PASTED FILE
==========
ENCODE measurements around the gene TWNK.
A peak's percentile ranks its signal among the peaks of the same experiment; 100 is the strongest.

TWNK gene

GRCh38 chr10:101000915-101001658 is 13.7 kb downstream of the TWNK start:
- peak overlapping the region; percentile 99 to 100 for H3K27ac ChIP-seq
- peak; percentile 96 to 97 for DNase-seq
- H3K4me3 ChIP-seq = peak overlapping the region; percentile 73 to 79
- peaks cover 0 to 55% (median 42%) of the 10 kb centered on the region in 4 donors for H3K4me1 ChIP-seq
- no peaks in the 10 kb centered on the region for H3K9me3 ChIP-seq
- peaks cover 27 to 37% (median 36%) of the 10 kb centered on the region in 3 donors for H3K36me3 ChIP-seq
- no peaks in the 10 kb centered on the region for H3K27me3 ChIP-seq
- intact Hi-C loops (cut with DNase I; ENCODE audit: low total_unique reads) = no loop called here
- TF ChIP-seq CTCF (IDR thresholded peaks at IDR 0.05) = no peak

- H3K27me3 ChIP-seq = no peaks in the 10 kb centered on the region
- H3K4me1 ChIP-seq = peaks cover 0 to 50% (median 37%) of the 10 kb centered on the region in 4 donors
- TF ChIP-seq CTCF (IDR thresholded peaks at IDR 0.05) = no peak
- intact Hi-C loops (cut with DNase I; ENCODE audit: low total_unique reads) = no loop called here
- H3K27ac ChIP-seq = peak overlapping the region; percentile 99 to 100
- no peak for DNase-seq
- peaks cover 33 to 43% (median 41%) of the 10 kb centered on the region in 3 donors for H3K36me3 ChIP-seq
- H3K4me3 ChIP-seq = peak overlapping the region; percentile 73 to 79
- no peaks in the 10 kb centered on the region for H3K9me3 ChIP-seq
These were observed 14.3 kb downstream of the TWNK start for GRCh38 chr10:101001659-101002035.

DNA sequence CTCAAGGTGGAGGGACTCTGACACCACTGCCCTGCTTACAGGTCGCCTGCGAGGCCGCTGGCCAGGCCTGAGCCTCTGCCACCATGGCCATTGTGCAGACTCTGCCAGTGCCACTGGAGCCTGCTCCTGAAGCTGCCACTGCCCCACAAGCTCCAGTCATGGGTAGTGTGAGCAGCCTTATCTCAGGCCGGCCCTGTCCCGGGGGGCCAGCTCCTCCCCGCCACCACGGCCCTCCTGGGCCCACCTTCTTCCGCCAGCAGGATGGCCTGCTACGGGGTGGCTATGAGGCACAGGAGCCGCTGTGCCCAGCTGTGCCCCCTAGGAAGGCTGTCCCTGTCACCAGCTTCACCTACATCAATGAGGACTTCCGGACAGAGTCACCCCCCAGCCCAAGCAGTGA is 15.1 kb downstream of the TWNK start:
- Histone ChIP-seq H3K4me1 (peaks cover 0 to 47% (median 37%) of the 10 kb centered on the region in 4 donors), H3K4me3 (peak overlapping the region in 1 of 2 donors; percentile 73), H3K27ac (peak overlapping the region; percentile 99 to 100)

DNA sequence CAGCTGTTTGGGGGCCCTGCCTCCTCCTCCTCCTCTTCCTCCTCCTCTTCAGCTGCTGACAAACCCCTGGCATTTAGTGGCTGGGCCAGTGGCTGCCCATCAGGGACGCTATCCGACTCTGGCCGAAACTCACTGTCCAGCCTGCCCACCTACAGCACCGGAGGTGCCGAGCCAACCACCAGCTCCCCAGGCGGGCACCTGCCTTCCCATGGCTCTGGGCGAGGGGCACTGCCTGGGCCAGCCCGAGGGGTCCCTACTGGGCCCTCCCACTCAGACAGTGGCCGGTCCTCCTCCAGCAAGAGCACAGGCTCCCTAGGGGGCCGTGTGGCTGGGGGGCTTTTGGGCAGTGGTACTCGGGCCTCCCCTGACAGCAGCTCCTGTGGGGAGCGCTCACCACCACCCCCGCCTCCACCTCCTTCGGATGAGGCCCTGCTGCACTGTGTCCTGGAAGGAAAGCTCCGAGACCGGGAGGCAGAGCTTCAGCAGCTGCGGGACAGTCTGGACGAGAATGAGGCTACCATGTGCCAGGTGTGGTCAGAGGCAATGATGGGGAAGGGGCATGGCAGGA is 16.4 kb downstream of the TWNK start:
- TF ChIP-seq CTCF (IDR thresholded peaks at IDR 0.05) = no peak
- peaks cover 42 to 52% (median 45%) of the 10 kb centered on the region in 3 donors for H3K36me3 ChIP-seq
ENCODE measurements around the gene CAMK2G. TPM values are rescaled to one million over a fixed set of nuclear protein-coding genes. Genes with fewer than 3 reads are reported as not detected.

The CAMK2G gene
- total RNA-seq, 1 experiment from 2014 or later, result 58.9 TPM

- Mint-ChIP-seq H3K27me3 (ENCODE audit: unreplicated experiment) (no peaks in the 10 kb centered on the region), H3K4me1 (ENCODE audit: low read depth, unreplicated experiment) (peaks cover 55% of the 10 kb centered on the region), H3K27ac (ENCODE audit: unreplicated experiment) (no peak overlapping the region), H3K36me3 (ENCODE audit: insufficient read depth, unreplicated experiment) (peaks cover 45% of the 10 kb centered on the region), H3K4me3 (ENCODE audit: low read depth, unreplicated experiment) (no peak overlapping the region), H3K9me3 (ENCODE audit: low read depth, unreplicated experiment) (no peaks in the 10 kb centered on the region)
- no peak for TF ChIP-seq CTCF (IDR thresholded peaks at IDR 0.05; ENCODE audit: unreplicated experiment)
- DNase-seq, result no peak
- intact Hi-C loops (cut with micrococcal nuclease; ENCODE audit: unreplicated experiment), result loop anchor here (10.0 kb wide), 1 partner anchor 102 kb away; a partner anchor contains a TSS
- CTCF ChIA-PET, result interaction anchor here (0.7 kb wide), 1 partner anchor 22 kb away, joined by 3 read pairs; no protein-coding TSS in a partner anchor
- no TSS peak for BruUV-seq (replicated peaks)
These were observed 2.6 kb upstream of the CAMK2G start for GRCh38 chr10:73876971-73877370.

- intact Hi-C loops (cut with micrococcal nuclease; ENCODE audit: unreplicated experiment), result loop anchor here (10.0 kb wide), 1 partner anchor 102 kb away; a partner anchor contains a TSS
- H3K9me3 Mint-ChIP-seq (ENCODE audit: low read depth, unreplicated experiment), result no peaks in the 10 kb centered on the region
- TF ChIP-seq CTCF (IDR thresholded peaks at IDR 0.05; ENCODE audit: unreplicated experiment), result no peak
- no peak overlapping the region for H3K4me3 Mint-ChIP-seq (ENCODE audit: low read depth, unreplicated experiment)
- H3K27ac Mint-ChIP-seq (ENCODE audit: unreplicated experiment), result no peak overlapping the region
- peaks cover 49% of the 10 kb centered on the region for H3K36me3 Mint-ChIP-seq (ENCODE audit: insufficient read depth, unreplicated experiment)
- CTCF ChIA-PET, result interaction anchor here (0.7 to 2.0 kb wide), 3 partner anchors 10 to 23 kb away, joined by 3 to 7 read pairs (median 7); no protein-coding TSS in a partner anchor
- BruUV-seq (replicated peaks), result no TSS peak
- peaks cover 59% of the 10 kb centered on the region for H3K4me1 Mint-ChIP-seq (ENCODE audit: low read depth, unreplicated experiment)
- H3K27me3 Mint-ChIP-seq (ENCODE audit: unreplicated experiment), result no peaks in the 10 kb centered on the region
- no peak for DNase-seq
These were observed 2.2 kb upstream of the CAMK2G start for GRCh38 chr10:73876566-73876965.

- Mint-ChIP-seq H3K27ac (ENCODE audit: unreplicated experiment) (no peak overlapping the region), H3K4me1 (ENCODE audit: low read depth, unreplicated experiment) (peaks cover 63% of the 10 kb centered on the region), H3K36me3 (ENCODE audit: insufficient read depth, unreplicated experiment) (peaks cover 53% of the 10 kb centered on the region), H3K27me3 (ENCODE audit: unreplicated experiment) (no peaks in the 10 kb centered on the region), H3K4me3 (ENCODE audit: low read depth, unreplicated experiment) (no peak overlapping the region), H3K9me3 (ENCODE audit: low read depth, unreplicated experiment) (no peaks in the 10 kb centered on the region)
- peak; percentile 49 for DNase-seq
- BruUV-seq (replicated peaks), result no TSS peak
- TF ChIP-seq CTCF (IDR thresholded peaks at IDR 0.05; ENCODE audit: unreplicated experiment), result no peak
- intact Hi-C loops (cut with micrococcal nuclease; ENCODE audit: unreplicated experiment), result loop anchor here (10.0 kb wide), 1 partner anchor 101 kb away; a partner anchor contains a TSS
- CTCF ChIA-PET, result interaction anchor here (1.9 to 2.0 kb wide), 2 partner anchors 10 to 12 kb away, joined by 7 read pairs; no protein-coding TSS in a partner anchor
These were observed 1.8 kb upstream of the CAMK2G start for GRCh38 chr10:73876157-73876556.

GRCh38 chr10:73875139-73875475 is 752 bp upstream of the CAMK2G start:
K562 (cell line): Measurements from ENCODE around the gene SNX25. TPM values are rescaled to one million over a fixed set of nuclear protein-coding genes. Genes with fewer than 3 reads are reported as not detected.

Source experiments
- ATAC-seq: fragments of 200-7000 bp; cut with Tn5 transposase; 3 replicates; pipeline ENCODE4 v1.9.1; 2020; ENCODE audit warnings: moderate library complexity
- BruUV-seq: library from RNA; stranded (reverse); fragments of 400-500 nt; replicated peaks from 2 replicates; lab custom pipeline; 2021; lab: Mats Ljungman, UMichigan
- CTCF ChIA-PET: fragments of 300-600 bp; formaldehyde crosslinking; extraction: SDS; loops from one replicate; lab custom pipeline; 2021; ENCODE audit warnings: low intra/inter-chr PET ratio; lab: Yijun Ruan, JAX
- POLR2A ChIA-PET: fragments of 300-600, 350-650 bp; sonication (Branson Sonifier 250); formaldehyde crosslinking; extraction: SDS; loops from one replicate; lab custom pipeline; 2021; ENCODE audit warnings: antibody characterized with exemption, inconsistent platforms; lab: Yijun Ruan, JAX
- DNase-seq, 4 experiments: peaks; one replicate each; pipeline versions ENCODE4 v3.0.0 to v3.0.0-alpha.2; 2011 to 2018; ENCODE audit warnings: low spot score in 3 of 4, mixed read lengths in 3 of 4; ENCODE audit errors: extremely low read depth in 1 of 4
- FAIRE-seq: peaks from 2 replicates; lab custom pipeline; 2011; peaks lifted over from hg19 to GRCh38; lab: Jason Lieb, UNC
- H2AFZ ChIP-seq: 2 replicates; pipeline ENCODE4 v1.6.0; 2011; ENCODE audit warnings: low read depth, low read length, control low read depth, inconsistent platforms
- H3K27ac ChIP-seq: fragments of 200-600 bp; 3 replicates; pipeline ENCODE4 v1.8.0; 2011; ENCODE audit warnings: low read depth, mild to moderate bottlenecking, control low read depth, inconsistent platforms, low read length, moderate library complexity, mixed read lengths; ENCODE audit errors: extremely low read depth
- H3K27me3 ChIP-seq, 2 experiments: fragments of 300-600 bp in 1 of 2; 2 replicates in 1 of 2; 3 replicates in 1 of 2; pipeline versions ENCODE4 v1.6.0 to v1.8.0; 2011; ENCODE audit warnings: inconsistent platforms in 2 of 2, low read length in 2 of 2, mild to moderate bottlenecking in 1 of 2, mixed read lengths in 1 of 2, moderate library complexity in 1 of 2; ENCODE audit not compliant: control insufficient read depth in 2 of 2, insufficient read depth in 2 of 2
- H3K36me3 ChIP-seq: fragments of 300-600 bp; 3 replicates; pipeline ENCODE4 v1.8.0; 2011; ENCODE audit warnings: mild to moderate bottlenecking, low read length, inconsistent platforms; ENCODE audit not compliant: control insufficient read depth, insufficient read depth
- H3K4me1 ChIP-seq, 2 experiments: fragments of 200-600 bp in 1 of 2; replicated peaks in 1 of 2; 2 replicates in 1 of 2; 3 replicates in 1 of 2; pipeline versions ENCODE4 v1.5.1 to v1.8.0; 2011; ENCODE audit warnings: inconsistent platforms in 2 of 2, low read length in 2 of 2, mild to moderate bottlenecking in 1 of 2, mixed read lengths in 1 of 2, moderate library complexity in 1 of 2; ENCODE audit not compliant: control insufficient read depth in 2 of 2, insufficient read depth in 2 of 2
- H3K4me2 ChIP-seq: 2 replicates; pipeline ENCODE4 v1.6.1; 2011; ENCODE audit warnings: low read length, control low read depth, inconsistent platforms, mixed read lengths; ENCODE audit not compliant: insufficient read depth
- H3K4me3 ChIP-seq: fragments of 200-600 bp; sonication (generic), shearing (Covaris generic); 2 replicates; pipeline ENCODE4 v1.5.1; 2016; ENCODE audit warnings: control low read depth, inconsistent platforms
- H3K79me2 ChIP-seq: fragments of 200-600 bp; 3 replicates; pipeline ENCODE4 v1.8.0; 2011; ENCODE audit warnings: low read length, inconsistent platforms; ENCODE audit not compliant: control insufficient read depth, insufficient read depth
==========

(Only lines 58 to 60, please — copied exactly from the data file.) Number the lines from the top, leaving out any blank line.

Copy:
GRCh38 chr10:73875139-73875475 is 752 bp upstream of the CAMK2G start:
K562 (cell line): Measurements from ENCODE around the gene SNX25. TPM values are rescaled to one million over a fixed set of nuclear protein-coding genes. Genes with fewer than 3 reads are reported as not detected.

Source experiments